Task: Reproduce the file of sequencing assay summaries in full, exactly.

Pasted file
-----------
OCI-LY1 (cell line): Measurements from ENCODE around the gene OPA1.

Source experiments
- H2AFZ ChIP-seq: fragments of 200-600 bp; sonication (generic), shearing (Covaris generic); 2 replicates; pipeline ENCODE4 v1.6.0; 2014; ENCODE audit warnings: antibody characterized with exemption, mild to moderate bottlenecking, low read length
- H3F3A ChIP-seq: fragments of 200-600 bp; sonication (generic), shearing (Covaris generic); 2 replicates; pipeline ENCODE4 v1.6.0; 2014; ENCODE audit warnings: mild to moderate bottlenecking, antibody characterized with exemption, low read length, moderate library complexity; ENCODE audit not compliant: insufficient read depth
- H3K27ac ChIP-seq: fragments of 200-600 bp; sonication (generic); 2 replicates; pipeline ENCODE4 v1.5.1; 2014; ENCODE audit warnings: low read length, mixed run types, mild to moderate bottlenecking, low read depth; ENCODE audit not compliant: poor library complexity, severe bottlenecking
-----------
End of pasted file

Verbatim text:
OCI-LY1 (cell line): Measurements from ENCODE around the gene OPA1.

Source experiments
- H2AFZ ChIP-seq: fragments of 200-600 bp; sonication (generic), shearing (Covaris generic); 2 replicates; pipeline ENCODE4 v1.6.0; 2014; ENCODE audit warnings: antibody characterized with exemption, mild to moderate bottlenecking, low read length
- H3F3A ChIP-seq: fragments of 200-600 bp; sonication (generic), shearing (Covaris generic); 2 replicates; pipeline ENCODE4 v1.6.0; 2014; ENCODE audit warnings: mild to moderate bottlenecking, antibody characterized with exemption, low read length, moderate library complexity; ENCODE audit not compliant: insufficient read depth
- H3K27ac ChIP-seq: fragments of 200-600 bp; sonication (generic); 2 replicates; pipeline ENCODE4 v1.5.1; 2014; ENCODE audit warnings: low read length, mixed run types, mild to moderate bottlenecking, low read depth; ENCODE audit not compliant: poor library complexity, severe bottlenecking